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Eltham Centre Display 2013

Meccano display pulls in the crowds!

Most Meccano shows and exhibitions are visited, on the whole, by other Meccano enthusiasts. The SELMEC show is different. Thanks to Tim Surtell's efforts at aiming his publicity outside the Meccano community, he has managed create a buzz in the local community. Our show now attracts hundreds of visitors every year. It is really good to see families attending with (or without!) children. A lot of this has to be put down to the display cabinet at the Eltham Centre that Tim has managed to secure the use of for the past two years. This year, the cabinet was reserved for our use during the whole month of September.

Working and static models were supplied by the following members:

A touch-pad situated at the bottom right-hand corner of the cabinet enabled visitors to activate the working models. These would run for a short period of time before stopping, thus adding movement without causing excessive wear to the models or their mechanisms.

The display cabinet
The display cabinet

2013 is the 150th anniversary of Frank Hornby's birth, and, to commemorate this, the display also featured a biography of the man who gave the world Meccano, Hornby Model Trains and Dinky Toys, along with a brief history of the Meccano company. To tie in with the Hornby theme, Chris Warrell's locomotive and wagon were intended to chug back-and-forth automatically along a replica Hornby O Gauge track, purchased by Chris especially for the display. Getting this seemingly simple action to work reliably was quite a challenge.

Initially Tim had wired up a 3-pole relay as a latch and reversing switch. Microswitches positioned at each end of the track would be activated by the locomotive to turn the relay on and off. However, he didn’t reckon on the amount of current that a Meccano PDU inside a heavy model would consume, especially when said model is required to reverse abruptly at each end of the track. During testing at the Henley Gathering several people commented on the aroma of melting silicon in the air as the model fried one of the microchips on his Arduino-based control system!

Ralph Laughton proposed a different solution. If the centre rail is broken so as to electrically isolate the track at both ends, and diodes are wired across the gaps as shown below, then the locomotive will automatically stop when it passes over the gaps. Only when the motor is reversed will the locomotive continue in the opposite direction.

Reversing circuit

The reversing can be achieved mechanically, with a crank operating a Meccano reversing switch as shown below.

Meccano automatic reversing switch, Mk I
Meccano automatic reversing switch, Mk I

This leaves the control system with the simple task of switching a low-power motor on and off and has the advantage that the locomotive can be powered from a separate power supply to reduce electrical noise.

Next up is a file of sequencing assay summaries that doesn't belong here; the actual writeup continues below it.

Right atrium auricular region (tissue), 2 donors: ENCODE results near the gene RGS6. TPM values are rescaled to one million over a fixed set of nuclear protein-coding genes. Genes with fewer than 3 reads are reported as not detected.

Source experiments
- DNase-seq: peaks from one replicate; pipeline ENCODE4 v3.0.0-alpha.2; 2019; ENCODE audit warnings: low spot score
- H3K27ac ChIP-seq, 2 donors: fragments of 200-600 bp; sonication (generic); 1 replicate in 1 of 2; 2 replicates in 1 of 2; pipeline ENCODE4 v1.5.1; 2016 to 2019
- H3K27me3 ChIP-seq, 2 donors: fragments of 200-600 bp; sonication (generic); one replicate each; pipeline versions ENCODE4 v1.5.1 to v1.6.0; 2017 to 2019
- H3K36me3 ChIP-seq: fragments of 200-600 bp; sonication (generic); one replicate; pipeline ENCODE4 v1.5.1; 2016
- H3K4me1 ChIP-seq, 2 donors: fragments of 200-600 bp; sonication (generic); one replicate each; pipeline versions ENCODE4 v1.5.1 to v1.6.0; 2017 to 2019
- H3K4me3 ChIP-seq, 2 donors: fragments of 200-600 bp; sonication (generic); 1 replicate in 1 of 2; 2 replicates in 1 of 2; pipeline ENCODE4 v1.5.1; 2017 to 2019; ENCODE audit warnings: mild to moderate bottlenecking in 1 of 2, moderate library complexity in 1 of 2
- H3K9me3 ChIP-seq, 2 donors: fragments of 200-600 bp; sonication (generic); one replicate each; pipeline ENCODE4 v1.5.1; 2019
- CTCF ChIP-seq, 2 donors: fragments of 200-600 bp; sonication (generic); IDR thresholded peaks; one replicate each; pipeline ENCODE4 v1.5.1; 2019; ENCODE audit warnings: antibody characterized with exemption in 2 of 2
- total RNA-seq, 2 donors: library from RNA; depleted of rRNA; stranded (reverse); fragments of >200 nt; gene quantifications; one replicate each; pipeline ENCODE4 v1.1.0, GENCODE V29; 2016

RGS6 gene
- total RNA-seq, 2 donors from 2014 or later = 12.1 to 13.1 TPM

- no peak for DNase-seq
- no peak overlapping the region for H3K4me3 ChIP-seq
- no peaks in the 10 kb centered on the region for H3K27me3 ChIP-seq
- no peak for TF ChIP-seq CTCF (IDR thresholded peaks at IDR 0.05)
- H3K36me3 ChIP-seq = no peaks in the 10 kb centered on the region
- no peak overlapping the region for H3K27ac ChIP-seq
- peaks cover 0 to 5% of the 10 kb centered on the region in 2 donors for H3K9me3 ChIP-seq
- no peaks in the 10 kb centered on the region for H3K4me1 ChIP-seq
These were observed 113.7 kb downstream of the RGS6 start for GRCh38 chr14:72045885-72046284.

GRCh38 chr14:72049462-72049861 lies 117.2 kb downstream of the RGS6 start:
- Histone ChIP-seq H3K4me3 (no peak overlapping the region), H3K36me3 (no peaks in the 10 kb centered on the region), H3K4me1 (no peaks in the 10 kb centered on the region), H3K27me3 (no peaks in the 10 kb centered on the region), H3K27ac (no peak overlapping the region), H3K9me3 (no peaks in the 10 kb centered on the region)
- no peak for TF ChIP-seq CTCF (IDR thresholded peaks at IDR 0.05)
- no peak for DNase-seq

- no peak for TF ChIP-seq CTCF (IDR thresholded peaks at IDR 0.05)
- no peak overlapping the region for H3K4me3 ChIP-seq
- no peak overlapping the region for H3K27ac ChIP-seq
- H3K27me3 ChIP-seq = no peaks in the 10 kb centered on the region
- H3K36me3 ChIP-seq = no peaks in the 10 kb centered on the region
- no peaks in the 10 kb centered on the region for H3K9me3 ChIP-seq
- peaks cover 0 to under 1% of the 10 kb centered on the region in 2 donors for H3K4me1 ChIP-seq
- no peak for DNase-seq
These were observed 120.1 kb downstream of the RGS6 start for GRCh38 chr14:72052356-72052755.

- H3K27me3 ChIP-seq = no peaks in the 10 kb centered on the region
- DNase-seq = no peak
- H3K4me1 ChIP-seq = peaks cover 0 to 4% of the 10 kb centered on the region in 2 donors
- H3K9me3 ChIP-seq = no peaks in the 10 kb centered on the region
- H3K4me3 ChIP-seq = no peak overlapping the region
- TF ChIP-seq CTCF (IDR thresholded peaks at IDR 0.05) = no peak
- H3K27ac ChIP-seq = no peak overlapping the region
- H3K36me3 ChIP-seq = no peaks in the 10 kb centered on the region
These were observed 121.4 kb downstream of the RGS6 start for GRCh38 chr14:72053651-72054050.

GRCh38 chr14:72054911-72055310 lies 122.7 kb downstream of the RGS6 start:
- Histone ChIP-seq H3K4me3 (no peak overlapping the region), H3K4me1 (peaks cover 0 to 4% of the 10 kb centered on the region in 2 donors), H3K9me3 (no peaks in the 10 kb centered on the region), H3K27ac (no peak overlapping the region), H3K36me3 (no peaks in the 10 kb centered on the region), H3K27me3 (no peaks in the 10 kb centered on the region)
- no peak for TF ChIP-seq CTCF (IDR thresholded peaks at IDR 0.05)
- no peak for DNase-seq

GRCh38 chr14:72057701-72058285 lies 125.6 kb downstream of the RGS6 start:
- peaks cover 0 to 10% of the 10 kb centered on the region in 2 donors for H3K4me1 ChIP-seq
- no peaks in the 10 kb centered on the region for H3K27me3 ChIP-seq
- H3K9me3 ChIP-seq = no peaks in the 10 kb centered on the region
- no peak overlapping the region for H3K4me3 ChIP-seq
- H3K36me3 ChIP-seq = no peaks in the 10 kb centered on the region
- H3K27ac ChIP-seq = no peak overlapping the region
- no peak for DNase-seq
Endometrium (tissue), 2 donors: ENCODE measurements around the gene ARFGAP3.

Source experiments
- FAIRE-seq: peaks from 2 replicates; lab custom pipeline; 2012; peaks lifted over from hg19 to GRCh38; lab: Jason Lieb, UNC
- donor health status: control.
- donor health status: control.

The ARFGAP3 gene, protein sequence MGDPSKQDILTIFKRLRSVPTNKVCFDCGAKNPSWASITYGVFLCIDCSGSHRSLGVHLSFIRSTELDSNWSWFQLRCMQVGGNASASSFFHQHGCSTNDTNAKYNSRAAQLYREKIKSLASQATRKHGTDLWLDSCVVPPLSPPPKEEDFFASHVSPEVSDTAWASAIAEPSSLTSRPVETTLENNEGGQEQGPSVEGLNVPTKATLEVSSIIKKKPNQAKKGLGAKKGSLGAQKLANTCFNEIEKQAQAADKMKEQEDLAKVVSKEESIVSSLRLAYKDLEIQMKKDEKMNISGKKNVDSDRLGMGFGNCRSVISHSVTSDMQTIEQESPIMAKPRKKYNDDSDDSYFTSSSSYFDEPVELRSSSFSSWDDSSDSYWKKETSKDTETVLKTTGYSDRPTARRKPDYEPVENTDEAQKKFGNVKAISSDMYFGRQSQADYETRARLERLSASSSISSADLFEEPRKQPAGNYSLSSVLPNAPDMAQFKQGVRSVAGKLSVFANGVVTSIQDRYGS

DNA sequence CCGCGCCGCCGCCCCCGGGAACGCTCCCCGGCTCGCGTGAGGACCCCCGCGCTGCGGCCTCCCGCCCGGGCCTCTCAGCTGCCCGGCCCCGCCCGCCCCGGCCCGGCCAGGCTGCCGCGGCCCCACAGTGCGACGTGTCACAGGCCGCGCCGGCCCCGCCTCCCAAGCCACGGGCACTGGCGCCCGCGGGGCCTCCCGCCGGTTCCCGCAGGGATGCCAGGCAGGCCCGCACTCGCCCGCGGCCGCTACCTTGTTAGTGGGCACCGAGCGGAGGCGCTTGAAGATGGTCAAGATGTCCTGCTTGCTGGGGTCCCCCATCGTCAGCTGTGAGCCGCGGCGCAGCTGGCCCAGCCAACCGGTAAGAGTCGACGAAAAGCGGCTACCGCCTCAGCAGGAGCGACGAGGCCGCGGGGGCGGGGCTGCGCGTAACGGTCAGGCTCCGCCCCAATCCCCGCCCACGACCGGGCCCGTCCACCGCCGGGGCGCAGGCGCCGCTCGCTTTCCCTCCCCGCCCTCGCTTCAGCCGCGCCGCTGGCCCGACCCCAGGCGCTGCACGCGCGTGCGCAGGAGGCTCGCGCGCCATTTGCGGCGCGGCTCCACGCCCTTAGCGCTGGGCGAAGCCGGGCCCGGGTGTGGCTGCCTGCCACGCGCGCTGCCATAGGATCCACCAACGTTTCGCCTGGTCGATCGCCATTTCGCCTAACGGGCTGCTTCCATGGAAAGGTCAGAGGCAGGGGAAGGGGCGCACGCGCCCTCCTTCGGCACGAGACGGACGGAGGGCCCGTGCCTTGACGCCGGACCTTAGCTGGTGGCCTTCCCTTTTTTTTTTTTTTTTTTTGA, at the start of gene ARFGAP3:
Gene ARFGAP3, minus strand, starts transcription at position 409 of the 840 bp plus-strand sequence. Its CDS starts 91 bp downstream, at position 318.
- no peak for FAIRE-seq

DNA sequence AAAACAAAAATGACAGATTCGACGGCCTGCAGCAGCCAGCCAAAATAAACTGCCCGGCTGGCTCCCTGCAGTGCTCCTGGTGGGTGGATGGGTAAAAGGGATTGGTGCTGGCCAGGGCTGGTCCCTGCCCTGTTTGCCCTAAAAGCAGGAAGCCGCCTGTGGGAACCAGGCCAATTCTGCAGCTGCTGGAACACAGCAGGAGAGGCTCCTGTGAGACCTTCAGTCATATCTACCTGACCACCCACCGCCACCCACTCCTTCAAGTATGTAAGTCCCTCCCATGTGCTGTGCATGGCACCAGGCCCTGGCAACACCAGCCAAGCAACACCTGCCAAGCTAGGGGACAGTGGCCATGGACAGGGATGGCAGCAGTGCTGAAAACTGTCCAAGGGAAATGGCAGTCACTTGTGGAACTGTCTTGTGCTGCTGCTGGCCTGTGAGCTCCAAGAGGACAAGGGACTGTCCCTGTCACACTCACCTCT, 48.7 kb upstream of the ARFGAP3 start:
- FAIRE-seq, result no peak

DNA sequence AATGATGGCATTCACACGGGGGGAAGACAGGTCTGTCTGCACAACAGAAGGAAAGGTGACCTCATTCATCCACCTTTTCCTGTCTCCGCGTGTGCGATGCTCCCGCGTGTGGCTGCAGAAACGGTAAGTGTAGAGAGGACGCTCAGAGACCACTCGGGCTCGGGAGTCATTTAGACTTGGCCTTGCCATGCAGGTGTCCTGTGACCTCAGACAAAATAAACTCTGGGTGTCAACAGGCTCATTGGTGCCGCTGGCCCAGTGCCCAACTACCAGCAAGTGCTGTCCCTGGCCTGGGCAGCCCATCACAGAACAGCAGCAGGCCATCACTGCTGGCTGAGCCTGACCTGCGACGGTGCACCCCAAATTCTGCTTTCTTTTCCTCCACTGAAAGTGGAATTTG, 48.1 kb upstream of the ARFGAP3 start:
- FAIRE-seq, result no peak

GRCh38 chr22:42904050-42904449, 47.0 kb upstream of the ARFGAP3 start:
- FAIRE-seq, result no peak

Ralph put together the reversing mechanism (based on a design by Chris Shute) and Tim supplied the diodes… problem solved! However, it soon became apparent that the Meccano reversing switch could not be trusted to work unattended — the wiper frequently shorted out against the mounting bolts and only has a tiny gap between its contacts in any case. Subsequently Ralph realised that substituting the original round-head slotted bolts with modern hex socket bolts was causing the problem with the switch — they are too big — so be warned!

Meccano automatic reversing switch, Mk II (with diodes in foreground)
Meccano automatic reversing switch, Mk II (with diodes in foreground)

Tim built his own reversing switch with large contacts well spaced apart, which could be driven by Ralph’s motor mechanism as shown above. This arrangement worked well and allowed them to finally get the locomotive moving. Litigation between these two intrepid builders, regarding the ownership of this mechanism is proceeding but reports are being received that harmony has been restored.

There were a few other issues with the display that were quickly resolved as they occurred — the driving bands in Adrian’s Performing Musicians perished and needed replacing, and his Windmill needed a quick adjustment to ensure its sails turned immediately as the display was set in motion.

Chris Warrell with our Meccano stand
Chris Warrell with our Meccano stand

The staff at the Eltham Centre have always been very enthusiastic about our displays, allowing club members to set up a stand in the foyer in addition to using the display cabinet. This year Tim and Chris Warrell manned the stand on Wednesday 25th September and Friday 4th October, demonstrating our models to the public and introducing many young people to a toy that they had never encountered before.


» This article appeared in the January 2014 issue of SELMEC News.

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